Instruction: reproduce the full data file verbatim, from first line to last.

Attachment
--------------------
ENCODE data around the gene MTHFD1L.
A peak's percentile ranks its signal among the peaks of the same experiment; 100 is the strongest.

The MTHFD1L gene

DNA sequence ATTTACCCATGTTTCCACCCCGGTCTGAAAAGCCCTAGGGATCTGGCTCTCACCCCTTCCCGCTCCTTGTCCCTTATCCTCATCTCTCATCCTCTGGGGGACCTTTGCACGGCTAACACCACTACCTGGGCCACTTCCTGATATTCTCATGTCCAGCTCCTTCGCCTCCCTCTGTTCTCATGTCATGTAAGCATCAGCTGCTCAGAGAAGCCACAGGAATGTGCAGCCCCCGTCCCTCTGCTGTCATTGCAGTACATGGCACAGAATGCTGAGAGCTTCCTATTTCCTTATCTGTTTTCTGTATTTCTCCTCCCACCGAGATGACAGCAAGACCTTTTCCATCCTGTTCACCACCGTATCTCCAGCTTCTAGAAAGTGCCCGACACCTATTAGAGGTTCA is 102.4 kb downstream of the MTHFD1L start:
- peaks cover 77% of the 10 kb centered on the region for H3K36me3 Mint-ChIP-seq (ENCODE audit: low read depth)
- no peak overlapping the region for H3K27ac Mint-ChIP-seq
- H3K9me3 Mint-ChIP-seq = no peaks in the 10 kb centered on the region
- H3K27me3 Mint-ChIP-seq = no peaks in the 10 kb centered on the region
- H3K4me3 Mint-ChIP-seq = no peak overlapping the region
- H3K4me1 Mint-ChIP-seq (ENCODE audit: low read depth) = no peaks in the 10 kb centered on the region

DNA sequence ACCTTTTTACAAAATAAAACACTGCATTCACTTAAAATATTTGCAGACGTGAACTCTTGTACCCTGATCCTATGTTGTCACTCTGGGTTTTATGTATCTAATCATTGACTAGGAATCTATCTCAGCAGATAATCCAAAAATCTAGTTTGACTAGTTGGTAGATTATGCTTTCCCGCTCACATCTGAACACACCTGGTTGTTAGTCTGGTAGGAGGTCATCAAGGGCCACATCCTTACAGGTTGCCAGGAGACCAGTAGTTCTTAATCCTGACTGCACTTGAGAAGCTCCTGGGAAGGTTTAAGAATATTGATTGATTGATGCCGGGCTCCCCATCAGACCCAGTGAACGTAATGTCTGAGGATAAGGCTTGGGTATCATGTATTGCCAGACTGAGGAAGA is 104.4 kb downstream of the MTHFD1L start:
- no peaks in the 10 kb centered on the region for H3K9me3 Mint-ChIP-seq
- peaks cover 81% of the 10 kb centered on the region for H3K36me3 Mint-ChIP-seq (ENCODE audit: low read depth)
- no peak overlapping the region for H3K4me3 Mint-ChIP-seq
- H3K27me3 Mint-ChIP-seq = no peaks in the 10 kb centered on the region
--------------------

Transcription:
ENCODE data around the gene MTHFD1L.
A peak's percentile ranks its signal among the peaks of the same experiment; 100 is the strongest.

The MTHFD1L gene

DNA sequence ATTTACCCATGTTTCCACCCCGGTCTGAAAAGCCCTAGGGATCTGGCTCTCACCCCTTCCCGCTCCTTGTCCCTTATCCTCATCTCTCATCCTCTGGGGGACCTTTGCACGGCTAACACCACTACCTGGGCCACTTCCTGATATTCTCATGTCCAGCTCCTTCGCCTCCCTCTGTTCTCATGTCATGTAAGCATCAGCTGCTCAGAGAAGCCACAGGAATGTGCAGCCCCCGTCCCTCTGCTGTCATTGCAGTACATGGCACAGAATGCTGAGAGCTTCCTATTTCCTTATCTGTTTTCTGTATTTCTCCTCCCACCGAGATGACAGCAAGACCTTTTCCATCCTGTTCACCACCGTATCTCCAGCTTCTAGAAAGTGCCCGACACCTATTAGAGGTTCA is 102.4 kb downstream of the MTHFD1L start:
- peaks cover 77% of the 10 kb centered on the region for H3K36me3 Mint-ChIP-seq (ENCODE audit: low read depth)
- no peak overlapping the region for H3K27ac Mint-ChIP-seq
- H3K9me3 Mint-ChIP-seq = no peaks in the 10 kb centered on the region
- H3K27me3 Mint-ChIP-seq = no peaks in the 10 kb centered on the region
- H3K4me3 Mint-ChIP-seq = no peak overlapping the region
- H3K4me1 Mint-ChIP-seq (ENCODE audit: low read depth) = no peaks in the 10 kb centered on the region

DNA sequence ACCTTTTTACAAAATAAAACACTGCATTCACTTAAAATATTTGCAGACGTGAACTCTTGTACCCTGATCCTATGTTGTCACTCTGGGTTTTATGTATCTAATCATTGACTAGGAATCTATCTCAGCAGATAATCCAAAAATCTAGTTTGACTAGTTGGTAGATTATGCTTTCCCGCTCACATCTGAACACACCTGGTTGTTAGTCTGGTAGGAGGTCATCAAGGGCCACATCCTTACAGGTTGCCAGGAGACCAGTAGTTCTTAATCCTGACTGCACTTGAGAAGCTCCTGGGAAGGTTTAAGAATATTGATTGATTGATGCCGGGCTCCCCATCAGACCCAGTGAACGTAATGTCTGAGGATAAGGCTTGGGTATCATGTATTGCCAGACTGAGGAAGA is 104.4 kb downstream of the MTHFD1L start:
- no peaks in the 10 kb centered on the region for H3K9me3 Mint-ChIP-seq
- peaks cover 81% of the 10 kb centered on the region for H3K36me3 Mint-ChIP-seq (ENCODE audit: low read depth)
- no peak overlapping the region for H3K4me3 Mint-ChIP-seq
- H3K27me3 Mint-ChIP-seq = no peaks in the 10 kb centered on the region